Finding the meaning of mercy

Several years ago, the Catholic Church designated the Sunday after Easter as Divine Mercy Sunday.

Apr 06, 2015

By Marcellino D'Ambrosio
Several years ago, the Catholic Church designated the Sunday after Easter as Divine Mercy Sunday. That raises two questions — what exactly is “mercy” and what does it have to do with the Easter season?

Mercy is not pity. Neither is it simply sparing someone from punishment. “Mercy” can be defined as love’s response to suffering. When mercy encounters suffering, it ultimately seeks to alleviate it. God the Father is so rich in mercy that St. Paul, in 2 Corinthians 1:3, calls him “Father of compassion and God of all encouragement,” and, in some translations “the Father of all mercies.”

Jesus is the perfect human image of the Father’s mercy. When he meets those suffering from hunger, he feeds them. When he encounters people suffering from physical illness, he heals them. True mercy is not superficial, but radical.

Jesus recognizes that the deepest suffering in human life, the root cause of all other suffering, is sin. Sin debases us, robs us of dignity, weakens and even ruptures our connection with the source of our life, namely, God. Sin, then, is not just a transgression of some arbitrary law.

It is a violation of our nature, it creates a wound in us that can fester and, if left unattended, corrupt us entirely. True mercy seeks to alleviate this deeper suffering that can potentially lead to eternal suffering.

It was to address this most profound of all wounds that Jesus gave up his life. And the risen Christ instituted the sacrament of penance to apply mercy to each individual sinner at the moment of their deepest need.

Where does the Bible say Jesus instituted the sacrament? In John’s Gospel 20:21. Despite the locked doors, he stands amid the apostles and says, “As the Father has sent me, so I send you.”

Jesus is the original “apostle” of the Father — the word means “one who is sent.” As he was sent on a mission of mercy, so he sends out his apostles on the same mission. He breathes on them and says in John 20:22-23: “Receive the Holy Spirit. Whose sins you forgive are forgiven them, and whose sins you retain are retained.”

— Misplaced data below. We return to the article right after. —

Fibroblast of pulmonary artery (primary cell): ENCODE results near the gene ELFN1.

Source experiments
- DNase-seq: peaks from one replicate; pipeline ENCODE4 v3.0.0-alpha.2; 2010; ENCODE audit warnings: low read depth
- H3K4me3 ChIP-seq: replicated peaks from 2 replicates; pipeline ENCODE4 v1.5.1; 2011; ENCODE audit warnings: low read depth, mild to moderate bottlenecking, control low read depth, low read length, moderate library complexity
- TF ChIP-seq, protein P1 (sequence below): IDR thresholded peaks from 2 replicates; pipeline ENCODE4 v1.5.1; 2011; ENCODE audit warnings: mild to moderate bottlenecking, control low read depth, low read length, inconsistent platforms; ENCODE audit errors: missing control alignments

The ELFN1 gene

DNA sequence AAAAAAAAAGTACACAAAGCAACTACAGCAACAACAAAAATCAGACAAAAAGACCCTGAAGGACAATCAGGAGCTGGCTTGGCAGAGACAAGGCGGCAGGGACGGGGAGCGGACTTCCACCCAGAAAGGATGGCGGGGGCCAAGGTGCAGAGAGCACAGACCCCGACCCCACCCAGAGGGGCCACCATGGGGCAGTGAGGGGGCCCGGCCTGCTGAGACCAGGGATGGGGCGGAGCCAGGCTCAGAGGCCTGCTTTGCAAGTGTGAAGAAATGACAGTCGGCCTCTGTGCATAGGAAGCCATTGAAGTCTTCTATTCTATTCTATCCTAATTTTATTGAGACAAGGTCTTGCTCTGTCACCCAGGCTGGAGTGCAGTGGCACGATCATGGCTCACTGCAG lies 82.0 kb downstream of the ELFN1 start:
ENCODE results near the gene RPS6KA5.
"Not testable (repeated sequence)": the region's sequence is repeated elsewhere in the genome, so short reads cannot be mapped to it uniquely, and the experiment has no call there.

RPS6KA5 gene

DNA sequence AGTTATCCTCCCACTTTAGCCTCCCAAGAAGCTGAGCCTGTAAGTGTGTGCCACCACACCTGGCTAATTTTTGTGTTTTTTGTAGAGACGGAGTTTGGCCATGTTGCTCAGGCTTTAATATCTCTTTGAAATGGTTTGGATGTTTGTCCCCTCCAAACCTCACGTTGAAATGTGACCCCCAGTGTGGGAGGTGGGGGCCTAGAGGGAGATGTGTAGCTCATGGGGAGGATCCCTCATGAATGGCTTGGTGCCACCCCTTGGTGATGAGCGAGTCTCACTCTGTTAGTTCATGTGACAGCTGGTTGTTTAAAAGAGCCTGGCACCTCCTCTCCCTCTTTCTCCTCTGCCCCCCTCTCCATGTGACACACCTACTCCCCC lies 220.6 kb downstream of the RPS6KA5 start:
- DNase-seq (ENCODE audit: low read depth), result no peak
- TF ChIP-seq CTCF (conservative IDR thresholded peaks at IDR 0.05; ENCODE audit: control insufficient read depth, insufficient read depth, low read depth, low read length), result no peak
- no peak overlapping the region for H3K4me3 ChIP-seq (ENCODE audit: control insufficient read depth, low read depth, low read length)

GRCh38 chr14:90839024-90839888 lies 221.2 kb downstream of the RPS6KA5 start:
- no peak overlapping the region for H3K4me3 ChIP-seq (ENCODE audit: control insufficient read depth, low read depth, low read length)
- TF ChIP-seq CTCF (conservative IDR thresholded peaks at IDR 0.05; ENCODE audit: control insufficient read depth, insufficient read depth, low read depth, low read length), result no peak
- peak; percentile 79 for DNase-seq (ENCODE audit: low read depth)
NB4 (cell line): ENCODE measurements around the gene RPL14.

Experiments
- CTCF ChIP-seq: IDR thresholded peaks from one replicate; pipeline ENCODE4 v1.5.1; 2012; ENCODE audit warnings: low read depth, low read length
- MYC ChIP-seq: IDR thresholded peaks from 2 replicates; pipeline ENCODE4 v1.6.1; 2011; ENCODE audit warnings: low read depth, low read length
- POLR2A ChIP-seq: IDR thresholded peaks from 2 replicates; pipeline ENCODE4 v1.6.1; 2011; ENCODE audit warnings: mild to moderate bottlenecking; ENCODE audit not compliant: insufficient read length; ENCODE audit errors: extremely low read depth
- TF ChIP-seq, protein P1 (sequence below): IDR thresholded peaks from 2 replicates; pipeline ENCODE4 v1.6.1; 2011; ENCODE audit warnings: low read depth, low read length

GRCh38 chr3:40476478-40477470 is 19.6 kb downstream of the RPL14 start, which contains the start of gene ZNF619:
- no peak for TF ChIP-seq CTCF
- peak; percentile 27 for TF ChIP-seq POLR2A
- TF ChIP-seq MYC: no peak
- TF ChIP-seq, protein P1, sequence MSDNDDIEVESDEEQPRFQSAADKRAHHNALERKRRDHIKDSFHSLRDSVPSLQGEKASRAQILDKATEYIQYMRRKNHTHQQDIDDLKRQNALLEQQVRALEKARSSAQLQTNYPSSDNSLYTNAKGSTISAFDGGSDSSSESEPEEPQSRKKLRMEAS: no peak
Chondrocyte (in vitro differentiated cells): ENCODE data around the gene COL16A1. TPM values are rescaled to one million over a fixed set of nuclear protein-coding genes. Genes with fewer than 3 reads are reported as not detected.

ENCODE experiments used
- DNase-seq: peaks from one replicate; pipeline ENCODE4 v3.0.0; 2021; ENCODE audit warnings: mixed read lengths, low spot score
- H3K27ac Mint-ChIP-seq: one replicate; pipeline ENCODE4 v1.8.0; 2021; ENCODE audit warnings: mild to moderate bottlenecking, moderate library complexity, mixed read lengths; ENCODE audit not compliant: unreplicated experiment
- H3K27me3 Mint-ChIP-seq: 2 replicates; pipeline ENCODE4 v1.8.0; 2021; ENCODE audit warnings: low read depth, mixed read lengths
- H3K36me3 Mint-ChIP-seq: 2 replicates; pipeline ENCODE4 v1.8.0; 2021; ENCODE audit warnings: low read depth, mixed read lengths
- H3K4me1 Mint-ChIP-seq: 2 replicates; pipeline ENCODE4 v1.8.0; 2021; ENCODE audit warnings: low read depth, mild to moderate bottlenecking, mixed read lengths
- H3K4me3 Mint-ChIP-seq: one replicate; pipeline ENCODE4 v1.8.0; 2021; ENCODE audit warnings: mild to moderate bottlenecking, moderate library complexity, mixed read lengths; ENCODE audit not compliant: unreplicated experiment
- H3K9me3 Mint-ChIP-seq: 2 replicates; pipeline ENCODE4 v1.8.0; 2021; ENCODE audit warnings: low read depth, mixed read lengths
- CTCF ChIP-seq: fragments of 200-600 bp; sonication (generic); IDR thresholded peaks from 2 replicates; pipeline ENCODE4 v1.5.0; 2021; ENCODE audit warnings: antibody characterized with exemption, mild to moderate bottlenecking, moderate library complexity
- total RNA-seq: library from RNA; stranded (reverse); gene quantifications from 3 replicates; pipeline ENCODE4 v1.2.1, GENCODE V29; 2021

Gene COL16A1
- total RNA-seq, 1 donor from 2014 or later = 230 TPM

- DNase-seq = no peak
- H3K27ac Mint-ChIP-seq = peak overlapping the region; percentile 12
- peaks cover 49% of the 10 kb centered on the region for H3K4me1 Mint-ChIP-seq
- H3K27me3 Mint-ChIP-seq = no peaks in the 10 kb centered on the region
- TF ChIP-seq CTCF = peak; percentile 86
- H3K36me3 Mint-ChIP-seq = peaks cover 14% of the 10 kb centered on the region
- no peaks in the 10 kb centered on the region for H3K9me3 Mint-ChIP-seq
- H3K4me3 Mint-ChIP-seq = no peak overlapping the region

From the looks of this text, he gave the apostles and their successors, whom we call bishops, a great deal of authority in this matter. But he also gave them a great deal of spiritual power.

The same Holy Spirit who was responsible for bringing order out of chaos and causing a virgin to conceive is breathed upon the apostles by the risen Christ. He is the spirit of mercy, the spirit of healing, the spirit of liberation and resurrection.

This means that going to confession is about more than an appointment with an official of the church. It is an encounter with a man who has been anointed with the spirit of mercy to stand in the place of Christ and serve as an instrument.

True, this instrument is a sinner who is himself in need of mercy, much like Peter and doubting Thomas were, but he is nonetheless an instrument of God’s healing and merciful love.

The spirit Christ breathed on the apostles has been passed on to bishops and priests through the sacrament of holy orders. That means that Jesus Christ is ultimately the one who comes to meet you in the sacrament of penance and reconciliation. He comes not just to forgive but also to heal, to liberate, strengthen and transform.

His merciful love means that he did not die simply to “cover our sins” and wipe them off God’s record book, leaving us the same miserable creatures we’d always been.

In the sacrament of reconciliation, Jesus invites me, as he did with Lazarus, to come out of the place of darkness and decay. He says to his priestly confessors the same thing he said to the people standing around Lazarus’ tomb: “Untie him and let him go.”

That’s divine mercy.

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